Doves and Drama

The Dove at no. 19 Upper Mall is one of the oldest public houses in the Hammersmith. Initially a coffeehouse, it became a tavern in 1796. Overlooking the Thames (a prized spot from which to view the Boat Race every April), the house boasts a long list of famous drinkers, including the likes of Charles II and Nell Gwyn (allegedly), William Morris (who lived next door until moving to Kelmscott House), Ernest Hemingway, Graham Greene, and numerous actors such as Richard Burton, David McCallum and Robert Vaughn. Novelist and politician Alan Patrick Herbert, author of The Water Gipsies (1930) in which the pub appears under the name of the Pigeon, was also a regular. Scottish poet and playwright James Thomson is said to have penned ‘Rule Britannia’ there while visiting the pub. Ever since, English patriotism focused on the figure of Britannia. In eighteenth century medals and prints she was invoked as patron to the sovereign and the British people. Throughout succeeding reigns, Britannia’s allegiance to the throne continued on commemorative medals showing her attending royal coronations, marriages, births, and deaths. Thomas Arne’s rousing setting of Thomson’s poem (1740) is still belted out at the Last Night of the Proms or by an inebriated barmy army of England cricket supporters.

No. 7 Hammersmith Terrace is a tall Georgian house on the Thames. This, the only authentic Arts and Crafts interior in Britain (it is run by a small charitable trust), was the property of the printer Emery Walker, friend and mentor to William Morris. London-born Walker was a coachbuilder’s son. He left school at thirteen to support the family after his father lost his eye-sight. Having tried his hand at various jobs, he started work for a printer who was developing photo-engraving techniques for reproducing works of art. In printing Walker found his calling. Soon he set up his own company. He moved to Hammersmith Terrace in the late 1870s where he established himself as a leading figure in both cultural and political circles. He was closely involved with key bodies that propagated the ideals of the Arts and Crafts movement, including the Art Workers’ Guild, the Society for the Protection of Ancient Buildings, and the Arts and Crafts Exhibition Society. William Morris lived and worked in close vicinity. Shared socialist beliefs drew the two men together in the early 1880s. The love for printing cemented their friendship. A lecture given by Walker in 1888 at which he projected slides of photographs he had taken of fifteenth-century typefaces gave Morris the idea for the last great project of his life, the Kelmscott Press. Walker acted as an unofficial advisor to the Press.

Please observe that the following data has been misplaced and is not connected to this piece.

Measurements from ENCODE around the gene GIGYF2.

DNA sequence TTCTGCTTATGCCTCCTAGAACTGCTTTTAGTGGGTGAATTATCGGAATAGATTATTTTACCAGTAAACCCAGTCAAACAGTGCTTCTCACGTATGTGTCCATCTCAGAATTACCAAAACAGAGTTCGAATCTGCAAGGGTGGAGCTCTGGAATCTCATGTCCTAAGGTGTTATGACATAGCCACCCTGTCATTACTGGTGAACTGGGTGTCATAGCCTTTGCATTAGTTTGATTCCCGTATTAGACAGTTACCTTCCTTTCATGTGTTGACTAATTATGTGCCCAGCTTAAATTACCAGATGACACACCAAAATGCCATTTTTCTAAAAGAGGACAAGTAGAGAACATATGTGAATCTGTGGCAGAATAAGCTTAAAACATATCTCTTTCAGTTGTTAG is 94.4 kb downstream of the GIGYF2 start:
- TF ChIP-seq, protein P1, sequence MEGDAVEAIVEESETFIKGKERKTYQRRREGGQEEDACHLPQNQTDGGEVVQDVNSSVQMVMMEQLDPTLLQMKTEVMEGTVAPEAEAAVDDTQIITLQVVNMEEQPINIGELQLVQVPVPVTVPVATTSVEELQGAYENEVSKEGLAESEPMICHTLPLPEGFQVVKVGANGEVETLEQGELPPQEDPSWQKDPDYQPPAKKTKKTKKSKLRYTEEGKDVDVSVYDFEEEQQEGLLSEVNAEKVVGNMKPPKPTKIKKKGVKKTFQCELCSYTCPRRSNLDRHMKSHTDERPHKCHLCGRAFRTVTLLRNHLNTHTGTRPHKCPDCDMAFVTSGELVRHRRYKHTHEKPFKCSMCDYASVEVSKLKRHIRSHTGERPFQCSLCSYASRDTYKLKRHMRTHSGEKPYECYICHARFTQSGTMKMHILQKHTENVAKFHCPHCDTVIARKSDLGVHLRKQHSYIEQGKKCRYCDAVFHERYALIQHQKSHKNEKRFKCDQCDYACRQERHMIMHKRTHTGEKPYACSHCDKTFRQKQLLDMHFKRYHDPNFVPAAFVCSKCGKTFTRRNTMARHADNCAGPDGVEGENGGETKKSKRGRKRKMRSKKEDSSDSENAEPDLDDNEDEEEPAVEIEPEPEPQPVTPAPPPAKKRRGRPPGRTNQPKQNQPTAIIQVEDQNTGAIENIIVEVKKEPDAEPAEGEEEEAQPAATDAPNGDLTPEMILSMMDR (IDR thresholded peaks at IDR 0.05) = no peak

Thomas Cobden-Sanderson was a person living on a high intellectual plane. As a young man he had read Carlyle, Goethe, Spinoza, Wordsworth, and Alexander von Humboldt. These authors became his lifelong intellectual companions. Anne Cobden was the fourth daughter of politician Richard Cobden. She attended the Women’s Suffrage Conference held in London in April 1871 and soon afterwards joined the London Society for Women’s Suffrage. She mixed with most the outstanding suffragettes of her day and was involved in social work in London’s deprived East End (a ‘must’ to any progressive thinker at the time). In August 1882, she married Thomas Sanderson and they adopted Cobden-Sanderson as the family name. As friends of William Morris, they were closely involved with the Arts and Crafts ideology. During a dinner party William Morris’s wife Jane Burden persuaded Thomas to take up book-binding. In 1884 he gave up his job as a barrister to become a binder. In 1900, Anne and Thomas established the Doves Press at Upper Mall. They asked Emery Walker to join them as a partner. The private press was named after the nearby pub.

Their ambition was to print great literature in monumental form, to make a book beautiful with type alone. The ‘Doves Type’, commissioned by Cobden-Anderson and designed by Walker, was based on Venetian types used by Nicolas Jenson from the 1470s. The typeface was cut by Edward Prince, one of the few remaining master punch-cutters of his age, who had cut many of the private press faces including all three of the Kelmscott Press. Their books however were the complete opposite of those printed at Kelmscott. Morris’s ornate style was rejected for clean, elegant pages that emphasized fine typography. Some fifty titles were printed at Doves between 1900 and 1916. Goethe, Wordsworth, Milton, and Shakespeare were among the chosen authors. They are all similar in layout and employ the Doves type. They were bound at the Doves Bindery. Critics generally consider the Doves Bible to be the masterpiece of the Press. It was published in five volumes between 1903 and 1905. Each volume of the Bible contains a large number of hand-lettered initials representing a skilful merger of calligraphy and typography. The initial letters were drawn by Edward Johnston, teacher of Eric Gill, and an artist who is often referred to as the ‘father of modern calligraphy’. The Press produced the Bible one volume at a time for subscribers who paid in advance. As soon as Walker and Cobden-Sanderson issued volume five in June 1905 they announced that the Doves Bible was out of print.
The partnership between Cobden-Anderson and Walker was dissolved when the latter left in 1909. It all ended in a protracted and bitter dispute. It had been agreed that all rights to the type were to pass to Emery Walker upon the death of Thomas. Yet, when the press finally closed in 1916, an angry Cobden-Sanderson took the type along with its punches and matrices to Hammersmith Bridge and chucked them into the Thames. The Doves Typeface was lost forever.

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